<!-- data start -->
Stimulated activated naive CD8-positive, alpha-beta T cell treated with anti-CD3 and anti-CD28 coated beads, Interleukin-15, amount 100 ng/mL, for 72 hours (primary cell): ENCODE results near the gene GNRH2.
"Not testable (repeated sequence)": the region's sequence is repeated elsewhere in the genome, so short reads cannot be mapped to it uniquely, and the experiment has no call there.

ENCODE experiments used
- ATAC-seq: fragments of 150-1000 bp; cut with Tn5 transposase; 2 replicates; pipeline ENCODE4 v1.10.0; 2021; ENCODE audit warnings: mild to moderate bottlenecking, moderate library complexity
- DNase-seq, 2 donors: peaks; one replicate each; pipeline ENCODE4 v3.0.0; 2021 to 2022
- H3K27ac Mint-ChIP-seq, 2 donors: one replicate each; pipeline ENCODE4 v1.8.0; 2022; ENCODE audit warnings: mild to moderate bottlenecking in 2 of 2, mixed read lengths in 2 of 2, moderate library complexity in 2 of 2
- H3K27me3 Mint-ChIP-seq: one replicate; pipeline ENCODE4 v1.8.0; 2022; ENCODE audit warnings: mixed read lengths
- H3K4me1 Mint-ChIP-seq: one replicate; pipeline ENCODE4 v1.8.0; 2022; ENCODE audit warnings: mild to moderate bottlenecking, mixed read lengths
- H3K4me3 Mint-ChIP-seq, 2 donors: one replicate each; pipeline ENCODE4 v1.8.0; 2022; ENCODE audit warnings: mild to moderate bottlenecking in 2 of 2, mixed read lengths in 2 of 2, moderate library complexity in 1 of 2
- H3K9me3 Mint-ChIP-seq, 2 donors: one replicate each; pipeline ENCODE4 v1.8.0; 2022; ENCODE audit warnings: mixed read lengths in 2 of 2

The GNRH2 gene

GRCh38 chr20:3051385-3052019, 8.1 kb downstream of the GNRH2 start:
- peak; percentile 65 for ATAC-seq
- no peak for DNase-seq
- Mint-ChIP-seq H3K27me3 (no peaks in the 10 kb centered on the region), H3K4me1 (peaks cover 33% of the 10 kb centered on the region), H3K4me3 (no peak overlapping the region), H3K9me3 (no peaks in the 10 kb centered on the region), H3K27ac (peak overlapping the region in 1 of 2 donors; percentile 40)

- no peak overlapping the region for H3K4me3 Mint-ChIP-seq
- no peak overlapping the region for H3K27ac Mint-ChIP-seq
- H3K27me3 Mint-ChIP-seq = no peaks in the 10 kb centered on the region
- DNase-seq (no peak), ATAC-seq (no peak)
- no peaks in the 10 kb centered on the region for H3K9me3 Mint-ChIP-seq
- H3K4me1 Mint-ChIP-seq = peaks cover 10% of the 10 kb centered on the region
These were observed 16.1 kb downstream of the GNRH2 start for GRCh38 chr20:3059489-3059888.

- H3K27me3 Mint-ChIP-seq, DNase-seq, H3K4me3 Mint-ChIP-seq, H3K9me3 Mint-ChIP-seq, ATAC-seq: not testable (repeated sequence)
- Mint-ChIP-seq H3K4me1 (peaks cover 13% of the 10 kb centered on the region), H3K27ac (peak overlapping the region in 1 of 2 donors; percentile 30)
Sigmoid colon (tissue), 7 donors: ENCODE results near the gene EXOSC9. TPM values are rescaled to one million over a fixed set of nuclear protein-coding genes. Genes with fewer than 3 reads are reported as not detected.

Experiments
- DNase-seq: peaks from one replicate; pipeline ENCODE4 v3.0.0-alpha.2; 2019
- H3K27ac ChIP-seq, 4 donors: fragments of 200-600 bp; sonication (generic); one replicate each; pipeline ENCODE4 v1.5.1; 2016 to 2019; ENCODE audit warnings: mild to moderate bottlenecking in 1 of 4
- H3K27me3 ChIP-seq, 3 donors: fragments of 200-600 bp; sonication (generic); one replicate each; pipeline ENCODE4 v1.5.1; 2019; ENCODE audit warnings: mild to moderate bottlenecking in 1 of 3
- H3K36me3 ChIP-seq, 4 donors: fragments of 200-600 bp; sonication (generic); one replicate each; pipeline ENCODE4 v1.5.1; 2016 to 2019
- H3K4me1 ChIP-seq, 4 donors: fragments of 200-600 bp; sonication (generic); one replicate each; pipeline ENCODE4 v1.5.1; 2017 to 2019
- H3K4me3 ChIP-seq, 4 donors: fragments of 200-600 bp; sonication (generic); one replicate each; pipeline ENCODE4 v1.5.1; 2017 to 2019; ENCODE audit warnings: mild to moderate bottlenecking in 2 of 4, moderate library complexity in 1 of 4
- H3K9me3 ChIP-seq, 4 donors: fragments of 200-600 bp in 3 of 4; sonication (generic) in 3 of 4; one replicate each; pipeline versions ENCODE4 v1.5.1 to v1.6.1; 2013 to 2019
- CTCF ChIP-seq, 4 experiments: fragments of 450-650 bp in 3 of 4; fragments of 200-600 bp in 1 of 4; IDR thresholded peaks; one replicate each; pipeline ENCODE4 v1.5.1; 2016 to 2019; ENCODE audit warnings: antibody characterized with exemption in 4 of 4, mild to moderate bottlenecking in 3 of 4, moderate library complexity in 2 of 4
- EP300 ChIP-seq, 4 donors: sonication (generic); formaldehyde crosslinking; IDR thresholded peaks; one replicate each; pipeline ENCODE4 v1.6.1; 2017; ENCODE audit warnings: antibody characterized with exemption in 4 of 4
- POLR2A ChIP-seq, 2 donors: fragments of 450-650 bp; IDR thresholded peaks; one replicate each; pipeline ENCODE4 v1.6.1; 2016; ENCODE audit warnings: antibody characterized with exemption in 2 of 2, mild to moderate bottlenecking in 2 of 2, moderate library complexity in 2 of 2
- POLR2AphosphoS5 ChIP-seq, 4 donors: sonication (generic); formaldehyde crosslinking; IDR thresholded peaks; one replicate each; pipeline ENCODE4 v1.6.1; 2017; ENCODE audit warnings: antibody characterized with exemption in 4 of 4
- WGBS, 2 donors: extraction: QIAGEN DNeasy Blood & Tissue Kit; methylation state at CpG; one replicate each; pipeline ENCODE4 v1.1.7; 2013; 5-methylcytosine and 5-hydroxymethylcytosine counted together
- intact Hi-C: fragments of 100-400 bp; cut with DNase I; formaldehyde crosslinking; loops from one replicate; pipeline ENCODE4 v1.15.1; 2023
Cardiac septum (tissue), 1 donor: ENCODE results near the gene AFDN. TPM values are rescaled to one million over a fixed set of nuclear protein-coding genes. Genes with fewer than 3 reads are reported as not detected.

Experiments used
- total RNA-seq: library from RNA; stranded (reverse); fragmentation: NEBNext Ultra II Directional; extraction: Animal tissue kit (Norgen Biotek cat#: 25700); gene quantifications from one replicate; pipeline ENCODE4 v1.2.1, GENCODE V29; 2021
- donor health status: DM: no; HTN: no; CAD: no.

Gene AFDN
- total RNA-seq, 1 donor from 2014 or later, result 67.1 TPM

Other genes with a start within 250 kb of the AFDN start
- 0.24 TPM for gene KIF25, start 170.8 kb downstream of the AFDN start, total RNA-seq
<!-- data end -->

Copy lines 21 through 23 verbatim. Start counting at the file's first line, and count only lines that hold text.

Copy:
- H3K4me1 Mint-ChIP-seq = peaks cover 10% of the 10 kb centered on the region
These were observed 16.1 kb downstream of the GNRH2 start for GRCh38 chr20:3059489-3059888.

- H3K27me3 Mint-ChIP-seq, DNase-seq, H3K4me3 Mint-ChIP-seq, H3K9me3 Mint-ChIP-seq, ATAC-seq: not testable (repeated sequence)